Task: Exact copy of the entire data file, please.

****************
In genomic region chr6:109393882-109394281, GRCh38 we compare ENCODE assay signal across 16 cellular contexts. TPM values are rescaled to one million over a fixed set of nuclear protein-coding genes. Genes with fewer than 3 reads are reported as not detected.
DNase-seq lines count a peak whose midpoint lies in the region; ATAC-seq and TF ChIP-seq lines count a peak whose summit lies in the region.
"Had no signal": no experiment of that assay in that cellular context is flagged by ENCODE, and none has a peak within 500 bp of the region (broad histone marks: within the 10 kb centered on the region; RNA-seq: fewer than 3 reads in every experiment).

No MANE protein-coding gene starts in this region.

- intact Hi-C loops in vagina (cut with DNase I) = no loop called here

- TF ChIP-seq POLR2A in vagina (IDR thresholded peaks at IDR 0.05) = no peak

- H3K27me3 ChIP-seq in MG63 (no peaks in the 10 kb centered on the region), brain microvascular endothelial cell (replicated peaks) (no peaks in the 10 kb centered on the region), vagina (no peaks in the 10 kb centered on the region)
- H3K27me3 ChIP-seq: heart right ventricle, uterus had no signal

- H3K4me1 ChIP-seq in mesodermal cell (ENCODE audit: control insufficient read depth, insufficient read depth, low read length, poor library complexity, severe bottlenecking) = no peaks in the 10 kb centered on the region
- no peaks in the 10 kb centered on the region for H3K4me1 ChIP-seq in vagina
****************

In genomic region chr6:109393882-109394281, GRCh38 we compare ENCODE assay signal across 16 cellular contexts. TPM values are rescaled to one million over a fixed set of nuclear protein-coding genes. Genes with fewer than 3 reads are reported as not detected.
DNase-seq lines count a peak whose midpoint lies in the region; ATAC-seq and TF ChIP-seq lines count a peak whose summit lies in the region.
"Had no signal": no experiment of that assay in that cellular context is flagged by ENCODE, and none has a peak within 500 bp of the region (broad histone marks: within the 10 kb centered on the region; RNA-seq: fewer than 3 reads in every experiment).

No MANE protein-coding gene starts in this region.

- intact Hi-C loops in vagina (cut with DNase I) = no loop called here

- TF ChIP-seq POLR2A in vagina (IDR thresholded peaks at IDR 0.05) = no peak

- H3K27me3 ChIP-seq in MG63 (no peaks in the 10 kb centered on the region), brain microvascular endothelial cell (replicated peaks) (no peaks in the 10 kb centered on the region), vagina (no peaks in the 10 kb centered on the region)
- H3K27me3 ChIP-seq: heart right ventricle, uterus had no signal

- H3K4me1 ChIP-seq in mesodermal cell (ENCODE audit: control insufficient read depth, insufficient read depth, low read length, poor library complexity, severe bottlenecking) = no peaks in the 10 kb centered on the region
- no peaks in the 10 kb centered on the region for H3K4me1 ChIP-seq in vagina